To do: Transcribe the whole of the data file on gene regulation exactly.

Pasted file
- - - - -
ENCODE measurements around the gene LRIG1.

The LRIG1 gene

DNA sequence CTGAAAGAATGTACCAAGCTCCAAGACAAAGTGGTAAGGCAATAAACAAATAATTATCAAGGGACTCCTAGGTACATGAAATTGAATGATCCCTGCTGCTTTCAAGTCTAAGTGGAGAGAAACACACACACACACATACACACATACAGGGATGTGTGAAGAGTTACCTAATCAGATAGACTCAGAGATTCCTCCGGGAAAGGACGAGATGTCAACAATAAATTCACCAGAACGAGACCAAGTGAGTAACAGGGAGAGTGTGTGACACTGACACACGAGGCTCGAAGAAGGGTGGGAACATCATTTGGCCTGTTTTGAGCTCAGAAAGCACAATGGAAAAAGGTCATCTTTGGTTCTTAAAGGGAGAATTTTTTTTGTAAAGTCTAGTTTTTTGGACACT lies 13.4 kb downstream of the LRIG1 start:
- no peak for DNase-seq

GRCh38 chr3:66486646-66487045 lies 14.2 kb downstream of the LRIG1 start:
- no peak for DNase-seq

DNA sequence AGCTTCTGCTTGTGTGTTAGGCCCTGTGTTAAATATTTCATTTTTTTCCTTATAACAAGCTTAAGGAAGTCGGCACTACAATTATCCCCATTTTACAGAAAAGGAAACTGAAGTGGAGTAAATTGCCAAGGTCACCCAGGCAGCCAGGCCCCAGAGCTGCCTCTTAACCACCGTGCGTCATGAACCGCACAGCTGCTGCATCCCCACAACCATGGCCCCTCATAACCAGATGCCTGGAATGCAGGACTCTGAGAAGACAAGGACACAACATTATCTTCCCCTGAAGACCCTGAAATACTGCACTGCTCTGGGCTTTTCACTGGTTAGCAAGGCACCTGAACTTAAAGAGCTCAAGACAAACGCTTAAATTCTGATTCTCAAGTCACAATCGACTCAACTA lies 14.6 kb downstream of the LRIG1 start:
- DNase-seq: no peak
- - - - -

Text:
ENCODE measurements around the gene LRIG1.

The LRIG1 gene

DNA sequence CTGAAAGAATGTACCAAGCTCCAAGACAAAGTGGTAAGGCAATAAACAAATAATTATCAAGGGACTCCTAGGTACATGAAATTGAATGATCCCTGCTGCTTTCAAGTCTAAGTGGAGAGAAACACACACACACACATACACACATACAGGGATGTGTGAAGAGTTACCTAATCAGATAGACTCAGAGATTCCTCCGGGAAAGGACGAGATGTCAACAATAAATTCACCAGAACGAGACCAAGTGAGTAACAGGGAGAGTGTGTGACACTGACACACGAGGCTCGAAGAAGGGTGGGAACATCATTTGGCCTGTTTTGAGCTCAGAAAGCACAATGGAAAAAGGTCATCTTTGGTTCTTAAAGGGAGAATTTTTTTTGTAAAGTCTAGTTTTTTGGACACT lies 13.4 kb downstream of the LRIG1 start:
- no peak for DNase-seq

GRCh38 chr3:66486646-66487045 lies 14.2 kb downstream of the LRIG1 start:
- no peak for DNase-seq

DNA sequence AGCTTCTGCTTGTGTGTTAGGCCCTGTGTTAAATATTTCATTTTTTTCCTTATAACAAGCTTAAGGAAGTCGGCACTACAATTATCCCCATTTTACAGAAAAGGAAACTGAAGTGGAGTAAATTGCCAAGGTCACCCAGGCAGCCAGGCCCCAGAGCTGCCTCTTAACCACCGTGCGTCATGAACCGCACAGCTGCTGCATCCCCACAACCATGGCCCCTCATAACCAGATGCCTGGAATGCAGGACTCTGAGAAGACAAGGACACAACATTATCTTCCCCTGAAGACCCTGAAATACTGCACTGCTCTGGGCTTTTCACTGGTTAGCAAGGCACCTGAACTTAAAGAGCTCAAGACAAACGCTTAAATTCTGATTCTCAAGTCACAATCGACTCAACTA lies 14.6 kb downstream of the LRIG1 start:
- DNase-seq: no peak